It's time once again for me to address the questions that are on your minds, my readers. Here are three letters with questions that are relevant to so many of us. I hope my answers are helpful to you.
Question: I purchased a 2007 [vehicle] from [dealership] in Charlotte N.C. It had 32 miles on it. It is eight months later and I have had the vehicle back a number of five times. October: vehicle hard to steer, pulling to the right; November: transmission fluid leakage, bolts not put on correctly; January: popping noise when turning steering wheel, severe hesitation when trying to pick-up speed. Feb/March: hesitation and popping in the wheel more severe.
As a teacher, I have to drive to my students using my own vehicle, and every time I get in this vehicle — every time I pull into traffic — I wonder if this will be the day that I don't return home. I cannot afford a lawyer, but I will continue to fight this injustice if I have to represent myself. I continue to make my car payments because my credit is good (at this point). I will tell anyone who will listen … I was sold a "lemon" by this dealership. And according to the North Carolina lemon law, I am well within my rights.
— DM, Charlotte, N.C.
Answer: Congratulations, DM, you have actually made a lot more progress than many motorists just by knowing there are such things as lemon laws and how they work. For those unfamiliar, here's the deal. To the general public: a "lemon"" is slang for a crummy car — one that gives you a sour feeling and makes you pucker up your face. To the government, a lemon is a crummy new car.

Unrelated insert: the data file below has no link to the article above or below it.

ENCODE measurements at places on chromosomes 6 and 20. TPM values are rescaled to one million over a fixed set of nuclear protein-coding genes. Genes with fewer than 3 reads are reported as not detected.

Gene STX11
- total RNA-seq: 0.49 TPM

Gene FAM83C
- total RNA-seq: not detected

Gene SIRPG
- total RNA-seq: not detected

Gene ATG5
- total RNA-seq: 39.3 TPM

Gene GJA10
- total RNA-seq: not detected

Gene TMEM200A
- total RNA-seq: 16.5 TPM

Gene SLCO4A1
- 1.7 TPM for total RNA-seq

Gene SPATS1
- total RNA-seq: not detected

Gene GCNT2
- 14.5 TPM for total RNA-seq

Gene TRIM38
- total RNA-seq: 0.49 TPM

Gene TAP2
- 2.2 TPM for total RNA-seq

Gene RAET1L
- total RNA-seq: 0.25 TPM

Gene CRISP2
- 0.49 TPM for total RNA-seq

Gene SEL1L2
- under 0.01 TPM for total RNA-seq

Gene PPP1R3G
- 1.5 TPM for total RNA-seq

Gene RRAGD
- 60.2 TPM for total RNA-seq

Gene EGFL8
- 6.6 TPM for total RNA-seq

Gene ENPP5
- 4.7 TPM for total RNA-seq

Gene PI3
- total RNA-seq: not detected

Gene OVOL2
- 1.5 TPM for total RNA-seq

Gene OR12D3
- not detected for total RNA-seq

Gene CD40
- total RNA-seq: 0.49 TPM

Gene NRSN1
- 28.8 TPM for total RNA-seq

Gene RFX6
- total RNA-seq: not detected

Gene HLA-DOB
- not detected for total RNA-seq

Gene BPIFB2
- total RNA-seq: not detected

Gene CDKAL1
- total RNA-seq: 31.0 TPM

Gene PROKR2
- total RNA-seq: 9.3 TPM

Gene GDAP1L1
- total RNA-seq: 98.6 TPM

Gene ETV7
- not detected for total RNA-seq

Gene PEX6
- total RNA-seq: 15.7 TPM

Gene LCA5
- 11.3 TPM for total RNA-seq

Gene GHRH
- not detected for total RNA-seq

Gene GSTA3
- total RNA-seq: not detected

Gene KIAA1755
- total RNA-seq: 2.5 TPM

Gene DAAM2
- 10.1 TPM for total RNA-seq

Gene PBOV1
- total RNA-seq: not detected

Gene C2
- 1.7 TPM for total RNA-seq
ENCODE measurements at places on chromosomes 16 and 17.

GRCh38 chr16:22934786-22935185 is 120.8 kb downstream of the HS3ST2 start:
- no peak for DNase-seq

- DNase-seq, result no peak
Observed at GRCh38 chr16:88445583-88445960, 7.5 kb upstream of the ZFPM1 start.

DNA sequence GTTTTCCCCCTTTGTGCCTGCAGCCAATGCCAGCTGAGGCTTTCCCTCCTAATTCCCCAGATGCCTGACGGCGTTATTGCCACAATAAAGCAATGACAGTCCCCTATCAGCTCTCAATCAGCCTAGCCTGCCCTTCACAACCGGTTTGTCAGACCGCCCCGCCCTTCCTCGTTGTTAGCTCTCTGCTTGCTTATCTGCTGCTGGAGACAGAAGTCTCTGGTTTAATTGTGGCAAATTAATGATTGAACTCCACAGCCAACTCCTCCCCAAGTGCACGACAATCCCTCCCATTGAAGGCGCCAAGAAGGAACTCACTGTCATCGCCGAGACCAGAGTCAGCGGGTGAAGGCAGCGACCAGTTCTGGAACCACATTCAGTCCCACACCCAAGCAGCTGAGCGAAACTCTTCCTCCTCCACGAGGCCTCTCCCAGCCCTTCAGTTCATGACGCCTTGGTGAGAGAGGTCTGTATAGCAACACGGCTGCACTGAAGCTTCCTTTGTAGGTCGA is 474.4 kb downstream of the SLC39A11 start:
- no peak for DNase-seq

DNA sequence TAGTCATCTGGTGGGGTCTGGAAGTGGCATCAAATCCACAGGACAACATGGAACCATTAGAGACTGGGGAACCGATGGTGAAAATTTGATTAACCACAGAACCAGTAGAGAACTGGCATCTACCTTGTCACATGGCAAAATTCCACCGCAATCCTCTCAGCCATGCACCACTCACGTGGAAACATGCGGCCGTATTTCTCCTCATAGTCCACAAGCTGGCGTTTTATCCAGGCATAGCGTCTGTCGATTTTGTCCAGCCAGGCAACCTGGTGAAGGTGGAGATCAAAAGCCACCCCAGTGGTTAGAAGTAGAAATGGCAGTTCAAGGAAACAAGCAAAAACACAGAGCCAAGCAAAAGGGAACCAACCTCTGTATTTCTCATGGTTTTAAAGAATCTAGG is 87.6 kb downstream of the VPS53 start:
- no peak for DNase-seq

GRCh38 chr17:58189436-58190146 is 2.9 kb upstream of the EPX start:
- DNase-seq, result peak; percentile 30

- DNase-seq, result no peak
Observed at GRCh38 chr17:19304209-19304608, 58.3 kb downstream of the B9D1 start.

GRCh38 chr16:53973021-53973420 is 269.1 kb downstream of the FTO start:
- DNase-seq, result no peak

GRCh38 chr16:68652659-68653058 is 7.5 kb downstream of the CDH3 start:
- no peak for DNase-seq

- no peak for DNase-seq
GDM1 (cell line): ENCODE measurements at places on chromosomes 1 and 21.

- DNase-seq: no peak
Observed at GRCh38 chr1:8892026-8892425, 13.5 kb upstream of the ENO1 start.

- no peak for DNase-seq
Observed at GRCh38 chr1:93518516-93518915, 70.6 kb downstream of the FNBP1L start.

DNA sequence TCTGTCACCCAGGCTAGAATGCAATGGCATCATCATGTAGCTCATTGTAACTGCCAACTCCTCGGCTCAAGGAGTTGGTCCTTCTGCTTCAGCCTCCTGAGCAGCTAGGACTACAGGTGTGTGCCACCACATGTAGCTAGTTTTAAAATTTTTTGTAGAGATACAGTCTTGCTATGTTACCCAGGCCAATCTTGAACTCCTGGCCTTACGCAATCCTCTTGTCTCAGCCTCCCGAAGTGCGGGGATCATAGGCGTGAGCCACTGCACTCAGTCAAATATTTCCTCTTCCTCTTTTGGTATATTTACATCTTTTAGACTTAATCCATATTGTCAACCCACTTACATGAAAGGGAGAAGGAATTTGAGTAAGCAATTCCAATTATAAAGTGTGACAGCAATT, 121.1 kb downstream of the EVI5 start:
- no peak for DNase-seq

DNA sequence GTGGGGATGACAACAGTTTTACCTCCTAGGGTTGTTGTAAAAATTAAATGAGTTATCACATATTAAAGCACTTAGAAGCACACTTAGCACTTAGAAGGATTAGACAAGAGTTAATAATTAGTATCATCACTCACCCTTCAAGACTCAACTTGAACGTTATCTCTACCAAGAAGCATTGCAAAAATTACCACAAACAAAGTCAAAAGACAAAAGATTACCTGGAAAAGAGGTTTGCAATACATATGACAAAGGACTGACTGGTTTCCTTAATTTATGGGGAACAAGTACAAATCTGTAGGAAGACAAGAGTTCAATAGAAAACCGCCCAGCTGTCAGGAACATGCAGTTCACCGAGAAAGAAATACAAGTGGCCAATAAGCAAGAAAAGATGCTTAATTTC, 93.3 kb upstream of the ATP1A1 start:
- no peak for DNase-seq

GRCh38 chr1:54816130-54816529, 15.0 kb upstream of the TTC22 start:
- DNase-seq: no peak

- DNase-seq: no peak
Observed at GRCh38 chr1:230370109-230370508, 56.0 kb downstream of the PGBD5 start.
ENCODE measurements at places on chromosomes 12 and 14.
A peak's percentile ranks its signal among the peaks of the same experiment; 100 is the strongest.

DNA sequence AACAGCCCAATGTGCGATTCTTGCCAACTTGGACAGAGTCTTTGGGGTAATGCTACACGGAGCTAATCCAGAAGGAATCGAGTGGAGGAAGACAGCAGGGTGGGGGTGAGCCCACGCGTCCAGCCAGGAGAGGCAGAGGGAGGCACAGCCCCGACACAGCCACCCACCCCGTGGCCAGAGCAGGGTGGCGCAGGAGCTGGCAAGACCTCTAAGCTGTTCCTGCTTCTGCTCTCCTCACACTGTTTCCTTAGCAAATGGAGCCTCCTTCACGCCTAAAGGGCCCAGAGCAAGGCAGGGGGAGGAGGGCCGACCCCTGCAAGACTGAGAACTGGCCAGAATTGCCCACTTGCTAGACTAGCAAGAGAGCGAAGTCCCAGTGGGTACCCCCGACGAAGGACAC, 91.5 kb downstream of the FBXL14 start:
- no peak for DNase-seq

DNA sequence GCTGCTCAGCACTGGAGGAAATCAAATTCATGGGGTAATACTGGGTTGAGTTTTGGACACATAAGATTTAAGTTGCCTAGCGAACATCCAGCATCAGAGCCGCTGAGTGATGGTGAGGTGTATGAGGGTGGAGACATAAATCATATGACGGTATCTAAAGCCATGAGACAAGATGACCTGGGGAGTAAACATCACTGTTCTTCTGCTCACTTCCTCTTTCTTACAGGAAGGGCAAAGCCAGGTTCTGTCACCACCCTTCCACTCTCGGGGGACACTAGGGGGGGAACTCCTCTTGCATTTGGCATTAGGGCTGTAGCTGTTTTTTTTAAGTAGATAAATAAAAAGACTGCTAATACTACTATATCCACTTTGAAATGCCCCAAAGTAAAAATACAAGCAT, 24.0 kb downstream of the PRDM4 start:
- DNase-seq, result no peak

This distinction causes a lot of confusion. Plenty of consumers call me to complain about the lemons they've bought. The first thing I always ask is "new or used?" The callers always seem surprised. I guess they're wondering what could be wrong with a new car. The answer is plenty.
Each state's lemon law is a little different. Generally, you must have purchased or leased the car brand new. In some cases you can make a claim if the previous owner bought the car a short time ago and then quickly sold it to you. Some state lemon laws only cover vehicles used primarily for personal use. Others include cars and SUVs but exclude motorcycles. Each state sets a time and mileage limit. For example, you may be required to make a lemon law claim within 15 months or 15,000 miles of buying the vehicle. Explore the lemon law in your state for details.
Each state also defines what counts as a lemon. For example, in one state if the dealer can't correct critical brake or steering problems in one try, the car's considered a lemon. In another, a car is defined as a lemon if the dealer has tried and failed three times to repair a repeat flaw. In a third state, the lemon law covers new cars that have been in the shop for a cumulative total of more than 30 days.